TOKYO -- Mitsubishi Motors will end development of its banner Pajero sport utility vehicle amid slowing sales and mounting costs, focusing instead on environmentally friendly autos.
The Pajero, also known as the Montero, debuted in 1982. The vehicle helped define the concept of the SUV with its focus on four-wheel drive and off-road capability. Wins in off-road races and other press made the vehicle one of the Japanese automaker's flagships.
The current fourth-generation Pajero was born in 2006 after the line underwent a full remodeling. Some 54,000 of the vehicles were made in fiscal 2014 for sale at home and abroad -- a far cry from annual production of over 160,000 during the Pajero's heyday in the 1990s. Improving fuel efficiency is also becoming more of a financial burden as environmental regulations stiffen around the world.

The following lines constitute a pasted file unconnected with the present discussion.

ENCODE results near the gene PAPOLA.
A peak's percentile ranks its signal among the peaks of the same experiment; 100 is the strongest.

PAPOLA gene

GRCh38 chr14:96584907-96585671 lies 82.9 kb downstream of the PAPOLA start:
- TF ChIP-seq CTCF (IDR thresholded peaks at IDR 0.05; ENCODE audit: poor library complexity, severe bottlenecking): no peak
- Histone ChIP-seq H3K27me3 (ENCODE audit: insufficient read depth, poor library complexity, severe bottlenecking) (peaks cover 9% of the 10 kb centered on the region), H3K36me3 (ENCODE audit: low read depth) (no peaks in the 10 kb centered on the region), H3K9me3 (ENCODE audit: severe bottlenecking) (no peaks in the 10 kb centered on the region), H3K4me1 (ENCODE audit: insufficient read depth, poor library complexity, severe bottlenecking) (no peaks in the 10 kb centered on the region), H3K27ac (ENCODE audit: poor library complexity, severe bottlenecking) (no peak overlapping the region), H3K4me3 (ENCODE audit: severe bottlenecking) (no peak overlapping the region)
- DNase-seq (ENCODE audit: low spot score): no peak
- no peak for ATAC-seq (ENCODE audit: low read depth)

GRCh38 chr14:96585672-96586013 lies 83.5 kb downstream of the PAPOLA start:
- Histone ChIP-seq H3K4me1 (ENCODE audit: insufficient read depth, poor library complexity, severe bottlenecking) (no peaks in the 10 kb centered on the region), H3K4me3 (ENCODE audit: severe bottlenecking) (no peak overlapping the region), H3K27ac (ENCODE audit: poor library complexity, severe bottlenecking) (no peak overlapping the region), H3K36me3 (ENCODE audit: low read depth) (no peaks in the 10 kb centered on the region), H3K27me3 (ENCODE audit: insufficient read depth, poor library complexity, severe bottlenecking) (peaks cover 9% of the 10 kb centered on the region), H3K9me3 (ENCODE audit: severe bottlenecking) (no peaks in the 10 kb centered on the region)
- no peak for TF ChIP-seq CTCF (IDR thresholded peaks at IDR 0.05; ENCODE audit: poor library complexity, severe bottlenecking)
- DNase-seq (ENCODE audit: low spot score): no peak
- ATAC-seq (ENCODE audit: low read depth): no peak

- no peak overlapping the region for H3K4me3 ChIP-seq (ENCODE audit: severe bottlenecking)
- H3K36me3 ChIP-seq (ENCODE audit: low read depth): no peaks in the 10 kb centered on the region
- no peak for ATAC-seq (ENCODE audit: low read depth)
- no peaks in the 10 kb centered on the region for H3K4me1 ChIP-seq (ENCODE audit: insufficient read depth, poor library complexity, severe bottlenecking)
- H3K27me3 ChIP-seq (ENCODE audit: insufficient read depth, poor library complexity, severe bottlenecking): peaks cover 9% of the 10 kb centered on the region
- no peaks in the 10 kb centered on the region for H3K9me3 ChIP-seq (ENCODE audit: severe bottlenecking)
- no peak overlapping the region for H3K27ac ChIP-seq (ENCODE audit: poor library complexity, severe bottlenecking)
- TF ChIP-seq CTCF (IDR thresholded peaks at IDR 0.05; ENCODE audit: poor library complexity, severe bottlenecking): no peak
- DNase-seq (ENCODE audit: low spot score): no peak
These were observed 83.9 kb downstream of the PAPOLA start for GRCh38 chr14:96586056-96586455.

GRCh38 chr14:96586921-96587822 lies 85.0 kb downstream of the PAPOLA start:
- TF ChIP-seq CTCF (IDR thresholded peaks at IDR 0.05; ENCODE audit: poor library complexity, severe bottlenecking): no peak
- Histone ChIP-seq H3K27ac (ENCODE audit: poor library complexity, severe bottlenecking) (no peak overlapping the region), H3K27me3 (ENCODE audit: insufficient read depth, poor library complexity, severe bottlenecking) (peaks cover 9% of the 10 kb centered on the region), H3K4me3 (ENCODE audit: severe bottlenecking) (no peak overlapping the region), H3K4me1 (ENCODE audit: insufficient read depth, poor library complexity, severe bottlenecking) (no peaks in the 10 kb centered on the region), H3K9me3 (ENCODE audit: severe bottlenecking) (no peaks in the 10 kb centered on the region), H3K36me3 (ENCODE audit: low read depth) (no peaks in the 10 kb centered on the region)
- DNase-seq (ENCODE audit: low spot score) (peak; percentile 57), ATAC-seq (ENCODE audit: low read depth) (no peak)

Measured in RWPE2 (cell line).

Mitsubishi Motors will therefore forgo development of a new-generation Pajero. The company plans to meet lingering demand for the vehicles from die-hard fans and others by continuing to produce the current model.
The automaker now looks to turn its development efforts to smaller SUVs, including the Outlander, as well as plug-in hybrids and electric vehicles. Autos highlighting the company's environmental technology will be pushed to the fore, rather than those used in motor sports.
Mitsubishi Motors' midterm business plan has already put the company on track to trim the number of models it makes. Production of the compact Lancer Evolution will end by next March. The company has also pulled out of luxury sedans and non-electric, commercial minivehicles, instead sourcing them from Nissan Motor and Suzuki Motor, respectively, under original equipment manufacturer arrangements. Staff and capital will be further concentrated on development of the automaker's strongest lines going forward.